An Introduction to mHealth

While you were sleeping, a new concept in the medical care sector has kicked up a twister amongst medical professionals. It has been fondly named mHealth, short for mobile health. The term is used to describe medical services or healthcare carried out through the use of mobile phones or mobile telecommunication devices.  Among other things, it can be used to expand prenatal care, improve access to medical care, and fight malnutrition to help poor African children.

A study by the WHO tells us that a staggering number of developing countries (as many as 57) have a dangerous shortage of healthcare workforce.  This translates into a global deficit of 2.4 million doctors, nurses, and midwives.

This is where mHealth can make a difference. Mobile health can provide some of the following services:  (1) rendering health related information to the public, with a special attention to hard-to-reach segment of the population, (2) greater and better access to health care, (3) better ways of tracking and diagnosing diseases, (4) giving improved medical education and training for health workers, and (5) offering timelier health information to the public so that actions can be taken on time, just to name a few benefits.

Studies have demonstrated that mobile technology improves the efficiency of healthcare delivery and makes healthcare more effective. The mHealth field is dynamic and uses a range of applications that will continue to expand as technology progresses.

Some of key applications of mHealth are already being seen in developing countries, including:

  • Education and awareness
  • Remote data collection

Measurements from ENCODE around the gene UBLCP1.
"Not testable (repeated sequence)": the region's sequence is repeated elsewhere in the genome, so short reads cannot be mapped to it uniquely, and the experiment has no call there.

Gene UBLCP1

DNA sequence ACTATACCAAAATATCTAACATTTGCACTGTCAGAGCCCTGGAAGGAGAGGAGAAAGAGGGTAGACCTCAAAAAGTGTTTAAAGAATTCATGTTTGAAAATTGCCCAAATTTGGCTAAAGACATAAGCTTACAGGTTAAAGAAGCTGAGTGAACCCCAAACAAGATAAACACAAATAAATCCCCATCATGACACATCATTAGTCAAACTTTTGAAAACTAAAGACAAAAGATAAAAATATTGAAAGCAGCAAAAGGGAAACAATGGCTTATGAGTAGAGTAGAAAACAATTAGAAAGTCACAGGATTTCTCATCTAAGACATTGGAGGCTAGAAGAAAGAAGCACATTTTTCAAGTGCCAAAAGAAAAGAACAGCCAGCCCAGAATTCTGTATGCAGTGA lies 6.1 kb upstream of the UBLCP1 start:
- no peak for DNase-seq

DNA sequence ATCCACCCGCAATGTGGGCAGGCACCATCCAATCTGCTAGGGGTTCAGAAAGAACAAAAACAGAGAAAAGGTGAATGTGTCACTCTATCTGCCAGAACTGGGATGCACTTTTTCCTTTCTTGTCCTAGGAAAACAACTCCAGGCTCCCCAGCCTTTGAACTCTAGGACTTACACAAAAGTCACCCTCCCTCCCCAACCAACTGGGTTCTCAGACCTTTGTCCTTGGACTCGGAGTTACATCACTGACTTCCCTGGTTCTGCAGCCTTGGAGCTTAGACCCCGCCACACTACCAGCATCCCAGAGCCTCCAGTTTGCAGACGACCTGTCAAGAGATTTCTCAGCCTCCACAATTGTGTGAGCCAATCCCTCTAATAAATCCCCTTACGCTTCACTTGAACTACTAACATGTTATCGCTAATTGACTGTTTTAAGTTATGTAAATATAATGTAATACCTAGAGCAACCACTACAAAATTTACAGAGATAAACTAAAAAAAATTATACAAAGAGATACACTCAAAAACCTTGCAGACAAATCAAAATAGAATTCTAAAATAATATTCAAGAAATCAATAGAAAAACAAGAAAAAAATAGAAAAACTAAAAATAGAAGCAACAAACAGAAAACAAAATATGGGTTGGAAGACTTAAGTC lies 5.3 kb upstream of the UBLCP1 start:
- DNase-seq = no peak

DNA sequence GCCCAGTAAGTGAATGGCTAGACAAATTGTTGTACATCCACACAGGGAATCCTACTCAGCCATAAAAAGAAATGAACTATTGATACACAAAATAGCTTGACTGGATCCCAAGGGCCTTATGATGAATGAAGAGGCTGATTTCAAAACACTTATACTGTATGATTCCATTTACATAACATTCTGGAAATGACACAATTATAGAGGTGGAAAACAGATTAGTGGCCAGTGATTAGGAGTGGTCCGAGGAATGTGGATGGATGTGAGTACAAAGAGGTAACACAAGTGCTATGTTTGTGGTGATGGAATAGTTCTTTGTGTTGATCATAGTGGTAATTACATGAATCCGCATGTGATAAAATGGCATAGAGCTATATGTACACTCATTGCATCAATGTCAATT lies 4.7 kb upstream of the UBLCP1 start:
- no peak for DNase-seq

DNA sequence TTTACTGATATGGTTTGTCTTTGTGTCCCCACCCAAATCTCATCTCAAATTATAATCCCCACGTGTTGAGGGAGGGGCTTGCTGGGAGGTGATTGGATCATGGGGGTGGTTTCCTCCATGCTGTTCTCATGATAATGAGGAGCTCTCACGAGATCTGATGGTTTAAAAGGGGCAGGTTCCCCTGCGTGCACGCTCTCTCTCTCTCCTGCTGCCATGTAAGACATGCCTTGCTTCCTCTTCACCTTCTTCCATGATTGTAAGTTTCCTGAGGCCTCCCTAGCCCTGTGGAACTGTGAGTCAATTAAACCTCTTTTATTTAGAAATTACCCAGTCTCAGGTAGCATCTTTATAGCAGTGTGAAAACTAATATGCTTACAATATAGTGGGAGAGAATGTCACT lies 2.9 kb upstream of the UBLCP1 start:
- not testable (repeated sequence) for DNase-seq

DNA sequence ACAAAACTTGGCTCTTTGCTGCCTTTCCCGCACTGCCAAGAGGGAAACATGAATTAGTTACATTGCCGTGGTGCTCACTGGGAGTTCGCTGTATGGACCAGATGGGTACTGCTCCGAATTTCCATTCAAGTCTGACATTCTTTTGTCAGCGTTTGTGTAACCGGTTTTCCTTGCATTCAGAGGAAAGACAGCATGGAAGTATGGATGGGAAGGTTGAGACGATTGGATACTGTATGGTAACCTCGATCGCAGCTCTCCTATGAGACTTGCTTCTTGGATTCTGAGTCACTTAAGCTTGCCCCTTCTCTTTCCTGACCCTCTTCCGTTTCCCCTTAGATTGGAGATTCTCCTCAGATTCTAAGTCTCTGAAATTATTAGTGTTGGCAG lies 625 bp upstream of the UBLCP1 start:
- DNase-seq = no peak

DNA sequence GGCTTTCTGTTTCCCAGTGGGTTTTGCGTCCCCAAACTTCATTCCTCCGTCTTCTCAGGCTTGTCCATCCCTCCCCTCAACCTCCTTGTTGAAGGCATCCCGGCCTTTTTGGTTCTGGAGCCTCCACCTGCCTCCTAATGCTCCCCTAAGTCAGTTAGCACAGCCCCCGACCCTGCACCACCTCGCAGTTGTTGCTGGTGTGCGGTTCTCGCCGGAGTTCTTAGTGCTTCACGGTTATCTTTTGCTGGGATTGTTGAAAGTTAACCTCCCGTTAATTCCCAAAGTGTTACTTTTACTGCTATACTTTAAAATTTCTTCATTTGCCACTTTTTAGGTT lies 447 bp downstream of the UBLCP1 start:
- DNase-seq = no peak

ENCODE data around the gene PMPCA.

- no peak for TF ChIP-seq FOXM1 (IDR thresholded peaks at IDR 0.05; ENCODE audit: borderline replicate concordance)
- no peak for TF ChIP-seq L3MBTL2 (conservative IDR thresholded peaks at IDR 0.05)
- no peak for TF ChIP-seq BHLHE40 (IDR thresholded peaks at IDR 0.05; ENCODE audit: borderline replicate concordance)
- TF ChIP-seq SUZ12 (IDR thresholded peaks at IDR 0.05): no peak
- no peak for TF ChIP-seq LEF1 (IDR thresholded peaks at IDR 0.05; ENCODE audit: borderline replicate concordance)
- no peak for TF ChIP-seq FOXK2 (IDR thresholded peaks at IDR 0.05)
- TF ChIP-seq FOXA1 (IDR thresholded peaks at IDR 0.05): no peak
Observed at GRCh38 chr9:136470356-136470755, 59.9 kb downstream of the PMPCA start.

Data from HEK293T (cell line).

• Remote monitoring
  • Communication and training for healthcare workers
  • Disease and epidemic outbreak tracking
  • Diagnostic and treatment support

mHealth promises to have a dramatic impact on the delivery of healthcare around the world. A UN report states, “A 2007 pilot in South Africa showed that with SIMpill, 90% of patients complied with their medication regime, compared with the typical 22 to 60% compliance rate without the system.”  Improved compliance with treatment regimes, greater public awareness outcomes and improved disease management are only some of the major benefits already being delivered by mHealth. (See the full UN report at http://www.unfoundation.org/global-issues/technology/mhealth-report.html)

mHealth is only in its infancy but it shows enormous promise in saving lives and transforming the way care can be delivered and access improved, especially in areas like Kilifi, Kenya. For that reason, Kilifi Kids is actively involved in mHealth initiatives. Read more about what we’re doing!

Leave a Reply

Your email address will not be published. Required fields are marked *